Farming systems in Lake Tana basin, Ethiopia: land surface management and its impact on runoff response
Earth and related Environmental sciences
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Rainfed farming agriculture is dominant in the Lake Tana basin. Soil loss due to water erosion is a severe threat to the subsistence rainfed agriculture and the national economy of Ethiopia. Agricultural land drainage is widely practiced in the Lake Tana basin to forestall the negative effects of excess of water on crops. Drainage is increasingly recognized as a major factor, determining the off-site environmental impact. A lack of cooperation between land users upstream for safe drainage and gully protection can lead to severe downstream gully erosion. Though, there is a lack of knowledge about the on-site impacts of the use of drainage channels. Poor design and obstruction of the drain are a major causes of gully initiation. Overflowing drains wash out surrounding plots and enhance gully development. Two months of fieldwork have resulted in a detailed mapping of 11 catchments with different farming systems. This study focus on the impacts of these farming systems on hydrological processes (runoff response, infiltration, gully development, etc.), with a special focus on drainage as an initiation factor. The selected catchments have been monitored with regard to vegetal status, rill formation and by putting fixed monitor sticks in the drainage channels. By interviewing the owners of the fields in the catchments information about crop rotation, plowing, reasons of drainage channel construction has been gathered. The runoff response has been measured at the outlet of the 11 catchments by routine flow depth measurement and the construction of rating curves by velocity measurements. Two rain gauges have been used during the measurement period. Conclusions will contribute to management strategies to reduce the negative environmental impacts of farming systems. A good management in the upstream basins of the Ethiopian Highlands will be beneficial for the downstream people, including people in Sudan and Egypt.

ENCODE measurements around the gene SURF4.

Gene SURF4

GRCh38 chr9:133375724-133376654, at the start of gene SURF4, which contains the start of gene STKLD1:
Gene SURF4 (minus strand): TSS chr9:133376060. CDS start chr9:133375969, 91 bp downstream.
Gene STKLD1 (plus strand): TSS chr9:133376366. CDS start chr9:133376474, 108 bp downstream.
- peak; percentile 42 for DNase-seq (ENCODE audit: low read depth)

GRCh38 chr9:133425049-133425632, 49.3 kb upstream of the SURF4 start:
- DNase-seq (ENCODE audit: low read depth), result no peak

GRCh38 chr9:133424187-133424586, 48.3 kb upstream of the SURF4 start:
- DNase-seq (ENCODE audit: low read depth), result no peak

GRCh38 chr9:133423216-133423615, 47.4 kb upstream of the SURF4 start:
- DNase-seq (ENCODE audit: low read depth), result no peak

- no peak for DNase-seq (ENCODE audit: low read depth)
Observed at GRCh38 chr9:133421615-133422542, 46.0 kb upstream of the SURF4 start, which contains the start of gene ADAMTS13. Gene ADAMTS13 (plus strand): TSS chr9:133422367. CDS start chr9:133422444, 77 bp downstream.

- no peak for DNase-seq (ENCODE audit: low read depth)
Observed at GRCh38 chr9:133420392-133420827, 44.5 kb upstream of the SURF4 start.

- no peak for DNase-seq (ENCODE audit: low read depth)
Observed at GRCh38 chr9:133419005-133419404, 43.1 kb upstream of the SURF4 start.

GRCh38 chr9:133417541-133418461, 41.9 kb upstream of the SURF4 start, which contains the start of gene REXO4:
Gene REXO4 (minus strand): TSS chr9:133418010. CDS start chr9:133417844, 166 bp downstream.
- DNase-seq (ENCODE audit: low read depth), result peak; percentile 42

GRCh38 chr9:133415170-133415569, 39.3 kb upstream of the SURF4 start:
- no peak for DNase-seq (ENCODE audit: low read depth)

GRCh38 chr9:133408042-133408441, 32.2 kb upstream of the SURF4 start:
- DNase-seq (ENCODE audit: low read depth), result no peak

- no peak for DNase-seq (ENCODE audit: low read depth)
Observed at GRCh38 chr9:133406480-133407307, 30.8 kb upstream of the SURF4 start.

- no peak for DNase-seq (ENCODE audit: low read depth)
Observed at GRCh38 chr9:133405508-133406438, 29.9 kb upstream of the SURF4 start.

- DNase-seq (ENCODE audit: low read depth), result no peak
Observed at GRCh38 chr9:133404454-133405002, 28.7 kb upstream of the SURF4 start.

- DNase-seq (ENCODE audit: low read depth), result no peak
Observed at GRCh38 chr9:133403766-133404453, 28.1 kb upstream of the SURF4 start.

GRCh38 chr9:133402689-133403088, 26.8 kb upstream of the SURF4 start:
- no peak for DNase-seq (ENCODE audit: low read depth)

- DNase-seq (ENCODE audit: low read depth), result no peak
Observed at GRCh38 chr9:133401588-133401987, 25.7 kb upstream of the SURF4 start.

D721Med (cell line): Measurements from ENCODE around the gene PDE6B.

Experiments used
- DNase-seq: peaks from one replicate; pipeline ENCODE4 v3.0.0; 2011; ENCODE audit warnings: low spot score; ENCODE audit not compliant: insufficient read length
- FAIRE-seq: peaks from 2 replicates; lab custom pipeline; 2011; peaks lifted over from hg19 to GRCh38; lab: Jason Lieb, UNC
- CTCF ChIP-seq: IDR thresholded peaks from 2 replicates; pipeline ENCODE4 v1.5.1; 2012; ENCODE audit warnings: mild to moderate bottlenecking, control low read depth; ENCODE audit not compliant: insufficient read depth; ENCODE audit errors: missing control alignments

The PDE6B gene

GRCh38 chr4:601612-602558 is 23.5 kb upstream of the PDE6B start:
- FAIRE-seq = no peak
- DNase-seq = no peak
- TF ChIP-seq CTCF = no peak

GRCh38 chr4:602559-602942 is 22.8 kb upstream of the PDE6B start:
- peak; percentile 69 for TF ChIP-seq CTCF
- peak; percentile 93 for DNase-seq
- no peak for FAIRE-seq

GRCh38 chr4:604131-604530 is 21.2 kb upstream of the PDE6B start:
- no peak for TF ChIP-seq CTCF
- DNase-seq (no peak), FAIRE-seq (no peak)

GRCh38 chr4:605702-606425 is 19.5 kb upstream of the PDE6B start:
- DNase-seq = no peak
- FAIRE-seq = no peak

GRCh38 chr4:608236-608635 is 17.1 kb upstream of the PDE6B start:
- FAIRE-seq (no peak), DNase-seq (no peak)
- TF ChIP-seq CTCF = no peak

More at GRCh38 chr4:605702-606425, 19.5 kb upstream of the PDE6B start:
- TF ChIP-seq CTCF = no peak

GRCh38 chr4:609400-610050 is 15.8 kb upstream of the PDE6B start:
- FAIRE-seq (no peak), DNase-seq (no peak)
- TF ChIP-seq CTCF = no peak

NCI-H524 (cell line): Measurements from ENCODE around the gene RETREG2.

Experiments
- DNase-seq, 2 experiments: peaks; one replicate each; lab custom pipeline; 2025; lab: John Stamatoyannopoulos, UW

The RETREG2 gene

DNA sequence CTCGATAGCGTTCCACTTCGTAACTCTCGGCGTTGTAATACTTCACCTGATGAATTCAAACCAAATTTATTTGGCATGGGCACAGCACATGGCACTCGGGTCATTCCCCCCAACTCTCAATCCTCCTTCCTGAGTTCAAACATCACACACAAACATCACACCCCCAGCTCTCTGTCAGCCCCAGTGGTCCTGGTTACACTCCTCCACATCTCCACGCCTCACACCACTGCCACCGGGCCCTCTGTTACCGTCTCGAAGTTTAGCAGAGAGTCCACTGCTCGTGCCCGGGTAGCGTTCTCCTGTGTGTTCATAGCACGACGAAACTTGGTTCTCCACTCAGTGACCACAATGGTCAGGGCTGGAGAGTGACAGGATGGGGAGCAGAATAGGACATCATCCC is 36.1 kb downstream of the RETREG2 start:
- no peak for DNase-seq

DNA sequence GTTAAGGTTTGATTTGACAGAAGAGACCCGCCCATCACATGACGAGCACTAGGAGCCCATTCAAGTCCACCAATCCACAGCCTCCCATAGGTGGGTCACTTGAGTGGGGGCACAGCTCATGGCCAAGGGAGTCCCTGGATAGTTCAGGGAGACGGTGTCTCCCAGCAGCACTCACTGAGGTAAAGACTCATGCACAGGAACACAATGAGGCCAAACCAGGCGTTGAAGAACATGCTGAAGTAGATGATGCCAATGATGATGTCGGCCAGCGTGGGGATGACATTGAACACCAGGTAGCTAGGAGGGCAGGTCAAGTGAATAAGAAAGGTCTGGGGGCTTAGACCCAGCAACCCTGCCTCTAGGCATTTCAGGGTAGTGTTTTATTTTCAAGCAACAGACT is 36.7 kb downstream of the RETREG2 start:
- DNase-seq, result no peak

CitationMonsieurs, E.; Dessie, M.; Verhoest, N.; Poesen, J.; Deckers, J.; Adgo, E.; Nyssen, J. (2013). Farming systems in Lake Tana basin, Ethiopia: land surface management and its impact on runoff response. , 7th symposium of Ghent Africa Platform,